The divergent hospice effects relating to persistent pain are puzzling. Decedents with hospice concurrent with SNF had a greater
likelihood of persistent pain than did nonhospice decedents while no significant difference was found between decedents with hospice post SNF and nonhospice decedents. Previous research has suggested that there is differential pain assessment performed for hospice versus nonhospice residents, resulting in hospice residents having greater pain severity assessed and documented.17, 25
We addressed this assessment bias by only considering the presence of daily pain rather than its severity when constructing our pain measure. 25
However, as a result it is likely that our outcome measure lacked the sensitivity to adequately capture changes that may occur with hospice enrollment. Rather than measuring persistent pain we would have preferred to examine pain management since its measurement is more objective and has been shown to be superior for hospice versus nonhospice NH residents.10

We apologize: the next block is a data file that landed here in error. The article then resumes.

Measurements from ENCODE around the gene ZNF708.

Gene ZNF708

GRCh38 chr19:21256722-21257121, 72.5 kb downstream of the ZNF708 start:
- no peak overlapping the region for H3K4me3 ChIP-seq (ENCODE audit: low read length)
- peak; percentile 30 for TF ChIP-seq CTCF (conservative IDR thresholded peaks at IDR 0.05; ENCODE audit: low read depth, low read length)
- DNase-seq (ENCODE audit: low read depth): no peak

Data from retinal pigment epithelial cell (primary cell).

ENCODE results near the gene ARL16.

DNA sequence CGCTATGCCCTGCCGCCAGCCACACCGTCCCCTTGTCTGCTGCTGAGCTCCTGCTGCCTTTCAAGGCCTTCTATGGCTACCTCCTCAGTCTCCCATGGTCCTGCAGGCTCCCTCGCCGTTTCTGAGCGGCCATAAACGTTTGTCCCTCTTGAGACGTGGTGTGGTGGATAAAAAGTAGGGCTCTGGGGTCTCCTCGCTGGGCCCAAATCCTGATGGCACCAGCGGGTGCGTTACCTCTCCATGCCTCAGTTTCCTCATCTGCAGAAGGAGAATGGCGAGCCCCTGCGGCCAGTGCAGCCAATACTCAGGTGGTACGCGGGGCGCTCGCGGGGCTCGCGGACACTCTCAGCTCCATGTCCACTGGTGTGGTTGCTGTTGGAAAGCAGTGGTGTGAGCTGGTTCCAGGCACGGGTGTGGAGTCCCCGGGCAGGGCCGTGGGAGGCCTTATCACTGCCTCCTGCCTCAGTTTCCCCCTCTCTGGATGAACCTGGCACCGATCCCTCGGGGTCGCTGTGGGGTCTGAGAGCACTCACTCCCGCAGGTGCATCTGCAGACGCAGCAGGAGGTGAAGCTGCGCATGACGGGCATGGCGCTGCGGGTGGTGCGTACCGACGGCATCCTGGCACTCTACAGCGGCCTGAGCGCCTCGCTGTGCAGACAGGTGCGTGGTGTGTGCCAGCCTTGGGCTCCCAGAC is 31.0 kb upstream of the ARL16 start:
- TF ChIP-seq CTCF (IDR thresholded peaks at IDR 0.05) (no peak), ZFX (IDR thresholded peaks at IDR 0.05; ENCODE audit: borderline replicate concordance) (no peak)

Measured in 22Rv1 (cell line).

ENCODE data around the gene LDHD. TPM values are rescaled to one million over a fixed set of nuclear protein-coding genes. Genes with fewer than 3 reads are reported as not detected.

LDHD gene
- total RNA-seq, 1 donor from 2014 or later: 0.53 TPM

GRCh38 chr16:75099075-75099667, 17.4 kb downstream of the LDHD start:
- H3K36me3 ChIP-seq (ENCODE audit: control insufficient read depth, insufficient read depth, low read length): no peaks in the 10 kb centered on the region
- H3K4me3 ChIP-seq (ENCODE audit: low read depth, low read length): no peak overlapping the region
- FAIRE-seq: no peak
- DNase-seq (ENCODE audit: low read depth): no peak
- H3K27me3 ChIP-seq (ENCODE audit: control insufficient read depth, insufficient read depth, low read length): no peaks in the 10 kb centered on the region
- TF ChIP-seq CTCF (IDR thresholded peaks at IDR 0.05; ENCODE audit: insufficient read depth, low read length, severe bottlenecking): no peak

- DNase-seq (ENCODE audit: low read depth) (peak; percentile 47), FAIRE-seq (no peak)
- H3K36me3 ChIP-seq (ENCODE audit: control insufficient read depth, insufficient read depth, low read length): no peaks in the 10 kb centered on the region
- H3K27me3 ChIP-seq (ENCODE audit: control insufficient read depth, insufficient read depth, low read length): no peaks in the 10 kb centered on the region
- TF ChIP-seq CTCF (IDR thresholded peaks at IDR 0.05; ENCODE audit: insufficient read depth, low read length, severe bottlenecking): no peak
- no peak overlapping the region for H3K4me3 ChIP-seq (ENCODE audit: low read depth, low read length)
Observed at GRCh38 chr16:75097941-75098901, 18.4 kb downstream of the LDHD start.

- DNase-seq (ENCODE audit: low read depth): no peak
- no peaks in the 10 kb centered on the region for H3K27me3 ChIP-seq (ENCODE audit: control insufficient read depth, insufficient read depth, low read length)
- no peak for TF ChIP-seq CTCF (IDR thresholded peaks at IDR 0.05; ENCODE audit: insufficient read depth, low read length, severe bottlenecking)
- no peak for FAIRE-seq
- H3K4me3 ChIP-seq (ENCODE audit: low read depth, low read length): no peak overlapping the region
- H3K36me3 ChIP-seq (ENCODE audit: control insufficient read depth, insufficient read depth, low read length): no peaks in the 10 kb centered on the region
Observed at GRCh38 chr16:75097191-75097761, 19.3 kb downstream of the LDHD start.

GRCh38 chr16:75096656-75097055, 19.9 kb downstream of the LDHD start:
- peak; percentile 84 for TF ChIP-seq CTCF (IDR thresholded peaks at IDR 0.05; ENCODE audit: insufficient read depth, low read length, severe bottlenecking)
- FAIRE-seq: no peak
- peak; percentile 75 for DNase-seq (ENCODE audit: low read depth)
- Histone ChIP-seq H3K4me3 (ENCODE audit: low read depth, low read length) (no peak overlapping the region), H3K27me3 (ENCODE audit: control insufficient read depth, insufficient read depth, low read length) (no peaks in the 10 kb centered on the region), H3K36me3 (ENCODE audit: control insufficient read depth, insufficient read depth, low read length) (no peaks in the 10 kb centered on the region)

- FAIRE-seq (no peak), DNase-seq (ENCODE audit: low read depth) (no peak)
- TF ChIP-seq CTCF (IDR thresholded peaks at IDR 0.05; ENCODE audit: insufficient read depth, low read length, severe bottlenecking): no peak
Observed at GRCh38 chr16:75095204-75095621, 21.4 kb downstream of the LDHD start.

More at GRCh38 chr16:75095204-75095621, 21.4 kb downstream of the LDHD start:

However, we were unable to do so since analgesic drug data were unavailable. These measurement issues provide likely explanations for our inability to find a significant difference in the persistence of pain between decedents with hospice post SNF compared to nonhospice decedents, but they do not adequately address the greater likelihood of persistent pain found among decedents with hospice concurrent with SNF compared to their nonhospice counterparts. As speculated a priori and shown in our descriptive comparisons, decedents with hospice concurrent with SNF are different from those with hospice post SNF. For example, they may have more severe and intractable pain. While we controlled for comorbidities commonly associated with pain (arthritis, fractures, other) it is likely there were unmeasured confounding factors for which we could not control. In relation to this, since Medicare payment policy requires SNF care concurrent with hospice to be unrelated to the terminal condition, it may be that Medicare SNF residents had a qualifying event which triggered referral. One such event may have been a fracture, and we did find that 14% of residents with hospice concurrent with SNF had a principal diagnosis of fracture on their final Medicare SNF claim; this compares with a prevalence of 3% generally on the Medicare SNF claims studied. Finally, it may also be that hospices are less able to affect outcomes when care is concurrent with SNF, given the divergent goals of hospice and Medicare SNF care. To test whether this is the case, a prospective study with primary data collection is needed. Also, such a study would need to control for selection bias (i.e., for differences in hospice/nonhospice residents and between residents receiving hospice concurrent with or post SNF).